The Alchemist explores many interesting subjects, although themes for The Alchemist that stand out include free will vs. fate, love, wisdom, pursuit of one's dreams, and the interconnection of the natural world.

What were the three goals of Alchemist? ›

Simplified, the aims of the alchemists were threefold: to find the Stone of Knowledge (The Philosophers' Stone), to discover the medium of Eternal Youth and Health, and to discover the transmutation of metals.

What is the motivating message in The Alchemist? ›

One of the central themes of The Alchemist is Santiago's quest to achieve his Personal Legend. He learns to pursue it above all else, and something more: once it has been achieved, everything else will fall into place.

Why is The Alchemist meaningful? ›

The Alchemist reminds us that each of us can make our own lives—and the world around us—better. But we have to put in the work and be willing to have the courage to confront our dreams: “That's what alchemists do. They show that when we strive to become better than we are, everything around us becomes better, too.”

What are symbols presented in the novel explain? ›

Symbolism is the use of words or images to symbolize specific concepts, people, objects, or events. In some cases, symbolism is broad and used to communicate a work's theme, like Aslan the lion in The Lion, the Witch and the Wardrobe as a symbol of Christ.

Are omens a symbol in The Alchemist? ›

Omens. The motif of omens serves a dual purpose in The Alchemist. For one, omens offer Santiago guidance on his journey and reassure him that the Soul of the World has endorsed his journey.

What are the 3 types of symbolism? ›

Using symbols can create a powerful story that uncovers universal truths. Three key types of symbolism in literature are religious, romantic, and emotional symbolism.

What does the moon symbolize in The Alchemist? ›

To the alchemist of today, the Moon/Silver is a symbol for inner wisdom, contemplation, and transition. To the alchemist, the Moon/Silver's energy is used as a tool to understand one's own intuition and to better adapt to the new life they have created for themselves.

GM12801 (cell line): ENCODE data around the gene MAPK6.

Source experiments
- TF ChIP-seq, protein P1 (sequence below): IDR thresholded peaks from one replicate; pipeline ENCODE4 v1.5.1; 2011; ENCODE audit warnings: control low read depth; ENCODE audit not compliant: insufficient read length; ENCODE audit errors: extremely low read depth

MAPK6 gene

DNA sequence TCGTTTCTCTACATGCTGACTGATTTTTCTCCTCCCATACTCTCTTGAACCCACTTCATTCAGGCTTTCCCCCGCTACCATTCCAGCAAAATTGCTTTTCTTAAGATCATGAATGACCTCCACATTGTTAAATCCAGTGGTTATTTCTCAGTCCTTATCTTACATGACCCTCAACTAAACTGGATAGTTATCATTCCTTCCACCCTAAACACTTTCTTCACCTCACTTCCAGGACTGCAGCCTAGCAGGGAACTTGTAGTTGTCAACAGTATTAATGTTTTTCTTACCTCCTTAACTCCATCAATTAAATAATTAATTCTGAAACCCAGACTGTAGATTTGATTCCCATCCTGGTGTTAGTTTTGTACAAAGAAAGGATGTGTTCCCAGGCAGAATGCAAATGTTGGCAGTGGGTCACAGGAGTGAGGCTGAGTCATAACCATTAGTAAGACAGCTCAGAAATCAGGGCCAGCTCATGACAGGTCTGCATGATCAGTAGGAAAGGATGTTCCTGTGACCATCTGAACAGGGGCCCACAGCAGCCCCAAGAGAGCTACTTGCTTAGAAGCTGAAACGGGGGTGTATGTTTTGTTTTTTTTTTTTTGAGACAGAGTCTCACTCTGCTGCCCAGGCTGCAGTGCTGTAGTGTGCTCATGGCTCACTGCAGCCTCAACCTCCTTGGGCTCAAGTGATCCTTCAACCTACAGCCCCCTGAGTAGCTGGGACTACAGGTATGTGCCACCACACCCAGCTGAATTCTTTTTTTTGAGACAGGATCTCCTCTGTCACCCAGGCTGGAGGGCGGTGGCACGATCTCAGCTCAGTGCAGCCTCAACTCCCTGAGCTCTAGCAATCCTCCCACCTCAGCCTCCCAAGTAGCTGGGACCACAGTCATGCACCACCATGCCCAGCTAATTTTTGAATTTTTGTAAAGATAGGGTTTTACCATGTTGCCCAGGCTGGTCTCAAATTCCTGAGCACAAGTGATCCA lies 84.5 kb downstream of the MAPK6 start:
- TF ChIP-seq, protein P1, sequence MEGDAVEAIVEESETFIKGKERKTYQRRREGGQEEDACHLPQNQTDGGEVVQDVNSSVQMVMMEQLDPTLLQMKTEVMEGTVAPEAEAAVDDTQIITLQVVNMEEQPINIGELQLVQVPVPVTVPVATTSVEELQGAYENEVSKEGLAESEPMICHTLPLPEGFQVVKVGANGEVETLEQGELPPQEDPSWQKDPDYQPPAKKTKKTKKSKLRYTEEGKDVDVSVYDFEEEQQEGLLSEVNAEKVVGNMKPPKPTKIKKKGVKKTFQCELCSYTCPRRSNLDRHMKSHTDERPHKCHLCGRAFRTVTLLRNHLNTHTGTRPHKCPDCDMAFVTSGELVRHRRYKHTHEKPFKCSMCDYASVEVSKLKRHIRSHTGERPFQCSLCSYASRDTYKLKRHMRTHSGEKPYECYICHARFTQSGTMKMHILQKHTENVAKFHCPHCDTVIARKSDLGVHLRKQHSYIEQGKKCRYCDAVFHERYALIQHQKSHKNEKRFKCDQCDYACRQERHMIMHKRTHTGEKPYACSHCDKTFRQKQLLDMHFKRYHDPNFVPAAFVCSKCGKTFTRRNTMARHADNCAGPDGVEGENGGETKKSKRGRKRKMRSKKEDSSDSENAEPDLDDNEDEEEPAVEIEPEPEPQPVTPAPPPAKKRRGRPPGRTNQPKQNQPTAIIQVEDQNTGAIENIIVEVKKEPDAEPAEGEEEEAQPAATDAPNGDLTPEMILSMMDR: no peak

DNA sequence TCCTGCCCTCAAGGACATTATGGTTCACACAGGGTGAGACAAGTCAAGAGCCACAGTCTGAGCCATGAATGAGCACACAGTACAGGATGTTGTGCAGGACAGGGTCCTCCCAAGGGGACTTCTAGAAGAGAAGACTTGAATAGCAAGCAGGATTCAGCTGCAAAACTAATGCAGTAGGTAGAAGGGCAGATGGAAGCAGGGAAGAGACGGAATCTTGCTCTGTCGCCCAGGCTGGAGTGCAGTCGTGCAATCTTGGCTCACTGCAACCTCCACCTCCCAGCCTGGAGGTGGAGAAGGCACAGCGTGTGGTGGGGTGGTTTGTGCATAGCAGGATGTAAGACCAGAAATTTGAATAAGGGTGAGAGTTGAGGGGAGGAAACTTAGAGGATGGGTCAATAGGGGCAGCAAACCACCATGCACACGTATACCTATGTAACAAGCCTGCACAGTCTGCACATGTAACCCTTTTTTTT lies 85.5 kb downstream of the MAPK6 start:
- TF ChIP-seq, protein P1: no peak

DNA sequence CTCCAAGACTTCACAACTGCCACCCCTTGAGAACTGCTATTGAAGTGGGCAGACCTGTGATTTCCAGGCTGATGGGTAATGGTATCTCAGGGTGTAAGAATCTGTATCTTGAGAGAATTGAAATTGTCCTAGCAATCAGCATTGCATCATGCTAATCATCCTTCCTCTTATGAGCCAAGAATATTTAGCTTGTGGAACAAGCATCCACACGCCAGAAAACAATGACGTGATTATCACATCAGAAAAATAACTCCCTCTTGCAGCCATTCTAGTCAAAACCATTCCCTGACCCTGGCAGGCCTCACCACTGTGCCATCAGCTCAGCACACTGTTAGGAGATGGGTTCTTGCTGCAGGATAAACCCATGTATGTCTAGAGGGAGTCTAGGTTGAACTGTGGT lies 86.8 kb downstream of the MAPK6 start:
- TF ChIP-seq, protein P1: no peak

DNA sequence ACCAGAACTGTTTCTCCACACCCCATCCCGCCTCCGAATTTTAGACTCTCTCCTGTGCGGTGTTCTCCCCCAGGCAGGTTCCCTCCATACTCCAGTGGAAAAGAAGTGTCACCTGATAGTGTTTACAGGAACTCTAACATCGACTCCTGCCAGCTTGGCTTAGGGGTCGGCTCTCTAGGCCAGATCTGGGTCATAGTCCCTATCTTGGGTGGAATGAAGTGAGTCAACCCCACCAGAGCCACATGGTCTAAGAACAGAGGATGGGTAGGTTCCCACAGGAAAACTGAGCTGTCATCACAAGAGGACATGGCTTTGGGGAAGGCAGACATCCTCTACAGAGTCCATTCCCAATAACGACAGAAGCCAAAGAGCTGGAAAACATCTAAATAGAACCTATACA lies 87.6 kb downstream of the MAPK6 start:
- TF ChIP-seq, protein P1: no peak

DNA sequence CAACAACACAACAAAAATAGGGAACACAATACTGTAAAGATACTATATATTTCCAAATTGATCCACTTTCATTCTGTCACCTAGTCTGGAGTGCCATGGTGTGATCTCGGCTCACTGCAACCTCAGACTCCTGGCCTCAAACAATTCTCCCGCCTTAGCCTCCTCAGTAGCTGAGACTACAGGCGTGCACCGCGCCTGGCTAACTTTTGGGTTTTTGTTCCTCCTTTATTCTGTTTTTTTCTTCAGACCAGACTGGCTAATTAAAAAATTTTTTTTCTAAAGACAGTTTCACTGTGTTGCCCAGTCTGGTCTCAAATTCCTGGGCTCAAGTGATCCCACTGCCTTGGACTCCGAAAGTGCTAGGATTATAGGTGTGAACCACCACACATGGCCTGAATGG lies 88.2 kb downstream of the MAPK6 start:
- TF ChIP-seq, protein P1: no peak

What do the stones symbolize in The Alchemist? ›

The stones are black and white, with their colors representing “yes” and “no” answers to questions—so Melchizedek tells Santiago that he must only ask objective questions of the stones. Because of this, Urim and Thummim symbolize certainty and objective knowledge.

What do scarab beetles symbolize in The Alchemist? ›

Ironically, the scarab beetle — a humble, ugly thing — represented God to the Egyptians, and it represents God to Coelho, as well. Even if an omen is unlikely, it must heeded.

What is Santiago's first omen? ›

Melchizedek explains the butterfly is Santiago's first omen and opens his cape to reveal a jeweled breastplate. Melchizedek gives Santiago two stones from the breastplate. He says the stones are called Urim and Thummim and they represent “yes” and “no.” They will help Santiago to read omens.

Top Articles
Latest Posts
Article information

Author: Fr. Dewey Fisher

Last Updated: 07/12/2023

Views: 5964

Rating: 4.1 / 5 (62 voted)

Reviews: 85% of readers found this page helpful

Author information

Name: Fr. Dewey Fisher

Birthday: 1993-03-26

Address: 917 Hyun Views, Rogahnmouth, KY 91013-8827

Phone: +5938540192553

Job: Administration Developer

Hobby: Embroidery, Horseback riding, Juggling, Urban exploration, Skiing, Cycling, Handball

Introduction: My name is Fr. Dewey Fisher, I am a powerful, open, faithful, combative, spotless, faithful, fair person who loves writing and wants to share my knowledge and understanding with you.